Well, what is 14 times 5? Now you can use the pen if you want, but I want you to use your head. This is called mental math.
The more smart kids we have, the better our future will be. The more kids that are able to take care of themselves and provide for themselves, the better we're going to be.
Tracey: Oh, you've got a big book.
Narrator: The school has received several grants, and partnered with local business to start innovative programs like this monthly book giveaway.
Tracey: What did you pick? Baby Animals.
A lot of these children don't have many books in the homes.
There you go, that's yours to keep forever.
They have several children at home, parents don't have much money to go buy books, so this lets them have books that are theirs to keep at home, to read with little brothers and sisters, and uncles and aunts, and mom and dad.
Doctor: Here, put this under your tongue.
Narrator: A new medical clinic at C. P. Squires also serves three other schools in the neighborhood.
Carol: Now we have a health center on our campus. We can take care of dental, vision, any kind of problem, any kind of cold, flu, whatever.
Doctor: Do you wear your seatbelt?
Parent: I would, but we don't have a car.
Doctor: Oh. Okay.
Carol: I like to think of it as a one stop community center, and it should be. The hub of society, I think should be the school.
Narrator: Lark is addressing the needs of all family members in the community with an array of after school programs centered around preschool literacy.
All: Green, blue, orange, red.
Carol: As soon as the kindergarteners go home in the afternoon, I have three groups of four year olds that come into those classrooms, and we start doing basically the same program that we do during the day, with the guidance of a licensed teacher.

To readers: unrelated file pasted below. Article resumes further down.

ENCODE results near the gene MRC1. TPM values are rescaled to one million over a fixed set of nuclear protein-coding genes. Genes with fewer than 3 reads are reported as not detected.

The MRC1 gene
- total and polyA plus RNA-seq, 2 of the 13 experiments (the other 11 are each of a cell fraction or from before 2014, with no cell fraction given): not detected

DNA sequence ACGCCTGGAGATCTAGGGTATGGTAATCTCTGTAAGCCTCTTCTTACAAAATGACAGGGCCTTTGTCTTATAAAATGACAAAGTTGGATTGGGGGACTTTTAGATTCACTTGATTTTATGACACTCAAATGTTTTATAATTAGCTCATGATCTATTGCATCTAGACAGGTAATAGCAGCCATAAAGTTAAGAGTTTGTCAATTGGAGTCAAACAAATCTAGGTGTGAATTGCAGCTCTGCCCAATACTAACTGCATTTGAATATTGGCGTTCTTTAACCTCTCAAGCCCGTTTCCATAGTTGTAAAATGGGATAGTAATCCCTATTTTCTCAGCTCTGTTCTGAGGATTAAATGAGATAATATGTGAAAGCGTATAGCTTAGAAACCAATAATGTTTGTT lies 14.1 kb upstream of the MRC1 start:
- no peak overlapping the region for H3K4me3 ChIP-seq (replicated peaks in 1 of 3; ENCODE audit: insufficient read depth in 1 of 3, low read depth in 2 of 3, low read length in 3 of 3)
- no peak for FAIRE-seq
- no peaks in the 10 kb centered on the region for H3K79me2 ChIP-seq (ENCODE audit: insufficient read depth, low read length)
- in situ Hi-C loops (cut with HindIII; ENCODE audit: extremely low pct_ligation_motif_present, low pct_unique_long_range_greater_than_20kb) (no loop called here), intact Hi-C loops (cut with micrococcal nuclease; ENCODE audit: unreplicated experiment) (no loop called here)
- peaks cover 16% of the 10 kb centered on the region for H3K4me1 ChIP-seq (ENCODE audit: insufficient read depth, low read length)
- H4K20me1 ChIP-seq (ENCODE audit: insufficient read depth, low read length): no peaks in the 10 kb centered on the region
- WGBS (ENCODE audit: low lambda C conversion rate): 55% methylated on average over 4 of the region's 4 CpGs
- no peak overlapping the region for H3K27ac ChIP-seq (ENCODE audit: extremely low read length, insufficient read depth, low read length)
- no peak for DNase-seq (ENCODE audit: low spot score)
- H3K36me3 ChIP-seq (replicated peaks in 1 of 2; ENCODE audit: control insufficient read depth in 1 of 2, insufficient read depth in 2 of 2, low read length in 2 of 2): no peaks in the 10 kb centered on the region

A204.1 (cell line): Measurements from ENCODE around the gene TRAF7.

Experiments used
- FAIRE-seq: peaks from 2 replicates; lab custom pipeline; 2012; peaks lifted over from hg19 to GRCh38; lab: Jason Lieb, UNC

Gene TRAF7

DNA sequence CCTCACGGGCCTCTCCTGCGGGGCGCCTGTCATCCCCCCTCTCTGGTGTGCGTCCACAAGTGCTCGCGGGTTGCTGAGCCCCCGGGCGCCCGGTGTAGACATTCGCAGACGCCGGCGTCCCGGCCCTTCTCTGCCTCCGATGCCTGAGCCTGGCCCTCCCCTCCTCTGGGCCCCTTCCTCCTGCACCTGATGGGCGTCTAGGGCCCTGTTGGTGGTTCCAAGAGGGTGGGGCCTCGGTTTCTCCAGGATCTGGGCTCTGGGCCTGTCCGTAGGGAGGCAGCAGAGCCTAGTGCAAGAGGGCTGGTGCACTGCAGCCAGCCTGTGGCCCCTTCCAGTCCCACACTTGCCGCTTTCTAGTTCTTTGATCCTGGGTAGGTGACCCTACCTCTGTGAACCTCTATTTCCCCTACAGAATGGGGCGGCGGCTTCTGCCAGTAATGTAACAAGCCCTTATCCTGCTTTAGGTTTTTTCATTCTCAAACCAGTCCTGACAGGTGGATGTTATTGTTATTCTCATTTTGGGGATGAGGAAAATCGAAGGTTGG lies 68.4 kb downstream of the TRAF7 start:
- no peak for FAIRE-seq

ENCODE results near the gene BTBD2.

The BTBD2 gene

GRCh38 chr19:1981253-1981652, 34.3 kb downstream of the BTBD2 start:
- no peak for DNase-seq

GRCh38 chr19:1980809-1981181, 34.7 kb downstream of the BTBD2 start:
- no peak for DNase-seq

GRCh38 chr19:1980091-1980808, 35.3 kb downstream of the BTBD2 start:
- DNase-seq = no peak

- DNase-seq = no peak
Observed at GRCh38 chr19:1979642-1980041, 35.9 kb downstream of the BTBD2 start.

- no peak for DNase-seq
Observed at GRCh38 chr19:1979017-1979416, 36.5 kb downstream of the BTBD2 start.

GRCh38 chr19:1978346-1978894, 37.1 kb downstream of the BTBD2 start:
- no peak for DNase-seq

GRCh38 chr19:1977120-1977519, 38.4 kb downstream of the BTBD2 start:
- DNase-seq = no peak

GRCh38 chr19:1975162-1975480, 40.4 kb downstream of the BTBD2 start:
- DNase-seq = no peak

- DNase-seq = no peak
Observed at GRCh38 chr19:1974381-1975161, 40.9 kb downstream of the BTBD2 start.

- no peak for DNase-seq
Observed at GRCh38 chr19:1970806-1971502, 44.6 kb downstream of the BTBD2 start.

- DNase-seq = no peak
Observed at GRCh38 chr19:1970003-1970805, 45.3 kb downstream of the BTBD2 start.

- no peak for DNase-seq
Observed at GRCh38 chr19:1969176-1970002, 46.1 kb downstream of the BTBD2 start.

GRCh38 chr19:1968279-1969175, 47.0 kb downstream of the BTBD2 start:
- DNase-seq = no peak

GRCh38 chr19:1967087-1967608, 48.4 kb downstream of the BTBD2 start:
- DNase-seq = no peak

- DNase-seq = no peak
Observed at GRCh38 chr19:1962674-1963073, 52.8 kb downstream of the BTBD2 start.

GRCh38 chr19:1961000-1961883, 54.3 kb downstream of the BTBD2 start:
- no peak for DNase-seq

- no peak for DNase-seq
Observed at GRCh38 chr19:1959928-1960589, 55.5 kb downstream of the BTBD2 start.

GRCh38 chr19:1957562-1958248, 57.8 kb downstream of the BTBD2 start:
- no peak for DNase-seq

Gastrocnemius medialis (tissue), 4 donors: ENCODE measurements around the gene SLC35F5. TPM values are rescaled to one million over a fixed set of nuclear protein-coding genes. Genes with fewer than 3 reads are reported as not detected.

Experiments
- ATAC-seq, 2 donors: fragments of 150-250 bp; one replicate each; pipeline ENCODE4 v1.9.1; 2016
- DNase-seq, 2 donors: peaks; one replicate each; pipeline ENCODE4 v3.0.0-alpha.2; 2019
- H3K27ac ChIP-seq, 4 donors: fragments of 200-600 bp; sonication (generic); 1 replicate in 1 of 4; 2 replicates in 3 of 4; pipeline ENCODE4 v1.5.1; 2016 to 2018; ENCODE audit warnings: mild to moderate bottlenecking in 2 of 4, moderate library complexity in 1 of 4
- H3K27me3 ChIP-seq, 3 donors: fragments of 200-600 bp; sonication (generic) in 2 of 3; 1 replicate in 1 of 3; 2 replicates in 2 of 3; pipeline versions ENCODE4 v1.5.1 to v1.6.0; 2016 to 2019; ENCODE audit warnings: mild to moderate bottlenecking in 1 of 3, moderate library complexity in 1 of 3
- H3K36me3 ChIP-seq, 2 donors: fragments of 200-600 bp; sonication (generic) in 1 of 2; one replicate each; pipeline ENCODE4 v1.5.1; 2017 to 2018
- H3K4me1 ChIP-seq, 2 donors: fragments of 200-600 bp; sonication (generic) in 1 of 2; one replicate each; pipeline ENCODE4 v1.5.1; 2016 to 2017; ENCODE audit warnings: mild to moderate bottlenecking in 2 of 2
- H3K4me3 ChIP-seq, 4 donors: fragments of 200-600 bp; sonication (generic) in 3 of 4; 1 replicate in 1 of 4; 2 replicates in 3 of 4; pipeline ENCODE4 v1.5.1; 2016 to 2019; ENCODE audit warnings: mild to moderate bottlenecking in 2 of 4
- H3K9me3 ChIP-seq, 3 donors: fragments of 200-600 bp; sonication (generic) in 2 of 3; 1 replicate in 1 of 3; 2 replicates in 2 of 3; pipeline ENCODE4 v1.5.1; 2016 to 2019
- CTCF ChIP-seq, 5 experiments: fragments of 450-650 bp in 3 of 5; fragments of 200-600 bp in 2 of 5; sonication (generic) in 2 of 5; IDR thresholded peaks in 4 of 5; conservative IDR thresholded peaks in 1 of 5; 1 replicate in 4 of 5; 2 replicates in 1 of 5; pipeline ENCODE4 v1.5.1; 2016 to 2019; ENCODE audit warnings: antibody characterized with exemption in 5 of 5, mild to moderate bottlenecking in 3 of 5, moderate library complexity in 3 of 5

All: A star!
Teacher: Number one, John is a student.
All: John is a student.
Teacher: He isn't a teacher.
Carol: We knew we had to meet the needs of the entire family, so by working with the middle school across the street, the parents go across the street and get English lessons, which is going to enhance their future in terms of job potential and all the older siblings, they have many choices. Like, right now, we have intramural soccer going on, we have ballet--
Teacher: Seven, and-- one, two, three, four, five, six--
Carol: And we have line dancing.
Leah: The biggest thing, building self esteem. They didn't think they'd be able to perform. First of all, they couldn't even do the first dance. They said, we can't do this. Now they know three dances, we're working on, The Cowboy Hip Hop. I told the girls they can't dance in sneakers, because you don't look like a cowgirl if you're dancing in sneakers. So a lot of them have not had the means to get cowboy boots, so I have six pairs, and I lend them out and they wear big socks, and a couple of them I bought myself, and hopefully Santa Claus will bring them boots.
Carol: These teachers are caring teachers. I hire for heart first. I can train, I can teach anything. But you have to hire for people who thrive on that feeling. It feels so good when children succeed. You saw their faces. They're happy and they're growing and they're learning. I mean, it doesn't get any better than that.
Narrator: For more information on, What Works in Public Education, go to edutopia.org.
Produced, Written, and Directed by
- Ken Ellis
- Roberta Furger
- Miwa Yokoyama
- Karen Sutherland
- Rob Weller
- Jeremy Settles
- Kris Welch
- Ed Bogas
- © 2004
- The George Lucas Educational Foundation
- All rights reserved.
© 2004 | The George Lucas Educational Foundation | All Rights Reserved